Named after Paris (the Greek mythological figure called upon to judge the most beautiful of the goddesses), Judgement of Paris existed for a short period in the early 90s, producing two exquisite albums characteristically unlike any other American group of the time. Judgement of Paris brought together elements from the Middle Ages and the Middle East, layering them in a pop context with keyboards, guitars, hammered dulcimer, percussion and ethereal male vocals. Comparisons to David Sylvian's Japan are all the more revealing now, as this is intelligent pop music for a global world. Hailing from Minneapolis, Judgement of Paris' Conversion was released in 1992 on the C'est La Mort label, while Signal was released in 1994 on the band’s own label.
"Because of the nature of Judgement of Paris' music, the band can often be compared to Xymox, Japan or Dead Can Dance. But the members have developed their own conventions for creativity, and their resuscitative music becomes difficult to etch into a particular time period.” (ALTERNATIVE PRESS)
"A shimmering, polished display of the band’s majestic sound… beautifully stirring vocal melodies encompass well-crafted lyrics in a larger-than-life vocal style that perfectly compliments the diverse instrumentation." (MANIFESTO)
Judgement of Paris is:
Ian Dittbrenner | Christian Erickson | Bradley Hanson | Joel Hanson
The music on this compact disc was recorded live to DAT in October and November 1991.
Originally released on C'est La Mort in 1992.
A review from Ink19.com
Judgement Of Paris appeared in Minneapolis in the early 1990s, recorded two albums, then disappeared. Now Projekt's Archive series brings us two newly remastered versions of these albums on CD, together with several bonus tracks on each.
From gothic to tribal, ambient to Renaissance, Conversion blends ancient and modern sounds into a haunting and moving work of genius. Points of comparison include Dead Can Dance, Eden, and Love is Colder Than Death, but Conversion is really in a class of its own. How many bands do you know that can take synth, Native American flute, hammer dulcimer, and drums, and combine them into an exquisite and seamless whole? Somehow Judgement Of Paris manages that on this album, and more.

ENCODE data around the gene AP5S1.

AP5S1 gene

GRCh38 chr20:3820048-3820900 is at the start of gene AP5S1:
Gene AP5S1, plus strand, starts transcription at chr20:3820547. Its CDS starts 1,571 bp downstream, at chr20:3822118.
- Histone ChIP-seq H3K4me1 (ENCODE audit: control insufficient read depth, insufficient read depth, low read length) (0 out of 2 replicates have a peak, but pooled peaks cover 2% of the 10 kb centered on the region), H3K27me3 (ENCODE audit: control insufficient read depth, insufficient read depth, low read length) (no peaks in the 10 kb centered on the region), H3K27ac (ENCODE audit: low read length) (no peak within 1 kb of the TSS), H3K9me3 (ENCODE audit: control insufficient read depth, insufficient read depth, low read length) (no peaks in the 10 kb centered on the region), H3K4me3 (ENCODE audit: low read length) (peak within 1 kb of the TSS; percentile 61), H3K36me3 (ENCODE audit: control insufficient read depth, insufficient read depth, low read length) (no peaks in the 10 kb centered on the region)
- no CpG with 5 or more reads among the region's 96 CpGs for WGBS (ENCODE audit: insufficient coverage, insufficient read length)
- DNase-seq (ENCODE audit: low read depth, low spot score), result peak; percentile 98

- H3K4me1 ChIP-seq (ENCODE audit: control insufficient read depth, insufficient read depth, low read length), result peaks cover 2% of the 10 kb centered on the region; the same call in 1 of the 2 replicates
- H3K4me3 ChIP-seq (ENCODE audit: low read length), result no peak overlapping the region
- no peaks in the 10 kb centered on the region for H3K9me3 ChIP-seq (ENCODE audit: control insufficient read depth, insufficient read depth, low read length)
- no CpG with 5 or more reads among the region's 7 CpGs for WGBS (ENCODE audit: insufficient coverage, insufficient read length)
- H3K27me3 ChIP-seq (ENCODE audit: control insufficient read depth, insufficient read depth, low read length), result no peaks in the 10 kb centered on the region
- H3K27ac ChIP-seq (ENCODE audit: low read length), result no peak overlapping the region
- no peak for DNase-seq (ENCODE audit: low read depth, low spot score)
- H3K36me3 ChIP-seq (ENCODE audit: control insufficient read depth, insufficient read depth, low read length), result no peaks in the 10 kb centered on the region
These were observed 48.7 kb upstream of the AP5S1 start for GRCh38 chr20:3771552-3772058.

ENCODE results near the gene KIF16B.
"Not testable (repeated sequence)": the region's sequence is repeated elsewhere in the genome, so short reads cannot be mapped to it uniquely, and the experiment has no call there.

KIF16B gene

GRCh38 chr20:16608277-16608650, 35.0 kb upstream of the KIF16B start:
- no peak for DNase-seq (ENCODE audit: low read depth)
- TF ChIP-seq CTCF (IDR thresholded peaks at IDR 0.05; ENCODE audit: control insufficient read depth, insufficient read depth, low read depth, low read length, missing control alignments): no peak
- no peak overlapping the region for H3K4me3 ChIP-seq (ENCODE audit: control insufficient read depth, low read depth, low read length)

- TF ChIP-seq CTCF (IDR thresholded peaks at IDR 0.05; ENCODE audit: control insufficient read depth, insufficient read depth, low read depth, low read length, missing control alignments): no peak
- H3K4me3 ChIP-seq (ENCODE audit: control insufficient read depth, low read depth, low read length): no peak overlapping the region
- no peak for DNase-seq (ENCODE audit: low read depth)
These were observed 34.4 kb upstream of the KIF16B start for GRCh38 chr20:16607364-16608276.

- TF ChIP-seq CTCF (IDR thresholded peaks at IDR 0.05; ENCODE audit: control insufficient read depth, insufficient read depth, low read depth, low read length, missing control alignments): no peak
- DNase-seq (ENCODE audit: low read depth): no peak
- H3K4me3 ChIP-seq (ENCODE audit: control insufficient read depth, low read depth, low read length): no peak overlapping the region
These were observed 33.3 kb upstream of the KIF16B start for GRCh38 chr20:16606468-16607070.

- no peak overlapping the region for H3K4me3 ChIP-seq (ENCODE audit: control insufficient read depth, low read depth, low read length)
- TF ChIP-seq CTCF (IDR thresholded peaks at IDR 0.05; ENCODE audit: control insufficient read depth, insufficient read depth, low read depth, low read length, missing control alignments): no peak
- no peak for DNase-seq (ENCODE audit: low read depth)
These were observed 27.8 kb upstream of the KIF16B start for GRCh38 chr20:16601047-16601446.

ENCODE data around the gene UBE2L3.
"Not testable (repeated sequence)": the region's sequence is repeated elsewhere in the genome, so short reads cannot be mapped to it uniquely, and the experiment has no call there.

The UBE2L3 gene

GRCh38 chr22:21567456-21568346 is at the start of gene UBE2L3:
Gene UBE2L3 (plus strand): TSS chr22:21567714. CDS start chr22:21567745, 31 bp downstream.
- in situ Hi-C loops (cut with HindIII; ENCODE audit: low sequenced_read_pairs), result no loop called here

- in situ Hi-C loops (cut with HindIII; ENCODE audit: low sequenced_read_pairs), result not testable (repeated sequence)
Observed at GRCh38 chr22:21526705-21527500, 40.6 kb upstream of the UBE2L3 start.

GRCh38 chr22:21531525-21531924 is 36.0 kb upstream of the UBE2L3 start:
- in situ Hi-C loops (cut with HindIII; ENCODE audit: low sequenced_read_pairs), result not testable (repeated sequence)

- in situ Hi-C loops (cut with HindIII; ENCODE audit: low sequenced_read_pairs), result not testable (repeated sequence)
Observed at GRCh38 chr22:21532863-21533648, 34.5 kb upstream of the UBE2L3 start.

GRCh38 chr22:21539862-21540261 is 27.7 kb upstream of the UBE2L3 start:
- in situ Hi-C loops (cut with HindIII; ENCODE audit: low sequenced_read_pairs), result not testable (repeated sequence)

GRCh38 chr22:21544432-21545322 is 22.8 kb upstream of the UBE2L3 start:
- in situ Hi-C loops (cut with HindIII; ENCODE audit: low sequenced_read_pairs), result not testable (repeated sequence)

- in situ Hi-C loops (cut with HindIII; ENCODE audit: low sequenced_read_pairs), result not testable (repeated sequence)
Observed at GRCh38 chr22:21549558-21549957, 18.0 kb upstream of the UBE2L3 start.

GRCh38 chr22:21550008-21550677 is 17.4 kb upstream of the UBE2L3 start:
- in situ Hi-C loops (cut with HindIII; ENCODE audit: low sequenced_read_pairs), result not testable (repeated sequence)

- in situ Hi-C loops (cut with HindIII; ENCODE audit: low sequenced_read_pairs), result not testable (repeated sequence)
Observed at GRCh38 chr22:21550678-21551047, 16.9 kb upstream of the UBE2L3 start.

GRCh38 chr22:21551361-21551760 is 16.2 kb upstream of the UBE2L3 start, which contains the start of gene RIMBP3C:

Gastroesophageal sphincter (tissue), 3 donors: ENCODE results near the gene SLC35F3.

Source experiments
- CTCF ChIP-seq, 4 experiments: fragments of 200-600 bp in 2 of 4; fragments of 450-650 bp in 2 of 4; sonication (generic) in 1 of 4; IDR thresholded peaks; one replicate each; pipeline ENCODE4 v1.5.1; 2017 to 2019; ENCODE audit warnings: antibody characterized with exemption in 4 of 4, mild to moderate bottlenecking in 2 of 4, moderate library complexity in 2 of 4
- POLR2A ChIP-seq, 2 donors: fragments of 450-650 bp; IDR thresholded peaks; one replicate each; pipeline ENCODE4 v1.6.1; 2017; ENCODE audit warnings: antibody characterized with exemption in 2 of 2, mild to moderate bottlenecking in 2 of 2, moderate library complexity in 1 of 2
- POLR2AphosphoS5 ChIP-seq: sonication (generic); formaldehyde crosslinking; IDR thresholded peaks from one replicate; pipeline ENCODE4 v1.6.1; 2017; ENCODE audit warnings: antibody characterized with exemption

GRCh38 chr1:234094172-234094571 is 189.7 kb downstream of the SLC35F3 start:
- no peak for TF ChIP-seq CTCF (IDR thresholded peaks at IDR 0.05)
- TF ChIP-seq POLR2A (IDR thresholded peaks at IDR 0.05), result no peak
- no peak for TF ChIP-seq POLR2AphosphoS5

There's not a track on Conversion that I don't like; just when I thought I'd heard the best one yet, I'd get to the next, and find a new favorite. About half the tracks are instrumentals, such as the amazing "One," which paints a vision of a ritual of renewal with insect-fluttering synth, outstanding Native American flute, and hollow guitars against the backdrop of a dark drone; as the shaman mutters an incantation into the firelit cave, spirits whirl in the dancing sparks, petroglyphs shift and shimmer on the walls, and a deep feeling of sacred peace reunites your shattered spirit.
The tracks with vocals on Conversion are just as good, and maybe better, tending more in a goth than tribal direction. "Spheres of Influence" is a good example. After dark ambient synth sets the scene, drums, hammer dulcimer, and beautiful male voice kick in, along with an excellent driving guitar line and dreamlike lyrics about shades who "know enough to close their hollow eyes / when we try to see behind." Or the very spooky but also very danceable title track, with rhythmic guitar, electronic percussion, and deep dark synth animating lyrics about the creative spirit that slumbers within each of us, and its awakening....
- Dave Aftandilian
A review from Satan Stole My Teddybear, July 2000
Album of the Month
Judgement of Paris was a Minnesota band that spent the early part of the 90s plying their unique wares to sporadic accolades and interest. Their lifespan lasted until 1994, when they disbanded and most likely would have faded away into total obscurity were it not for Projekt Archives reissuing their two albums complete with extra tracks. And for this, fans of warm, soft and lush music should rejoice, as Judgement of Paris is simply a phenomenal outfit deserving of much attention and praise.
The band's sound is somewhat similar to Dead Can Dance without the vocal acrobatics. Their music is a very serene and calming entity, relying on a whole spectrum of musical instruments to get their sound across. Vocals are sparse throughout, but are highly appropriate when they are used. This album is the kind of precious album you put on late at night with someone you love, to share a tender moment together with candles burning. The mood created is the kind of sound you can fall in love to. The slightly exotic nature of the music matched with the intense warmth make this such an incredibly precious record. Conversion simply demands to be played as a whole and is very quick in converting you into a fan of the music. Robust and alive, magic and deeply inviting, Judgement of Paris' Conversion is truly an overlooked gem that is finally being given a second chance. -- Review by John Chedsey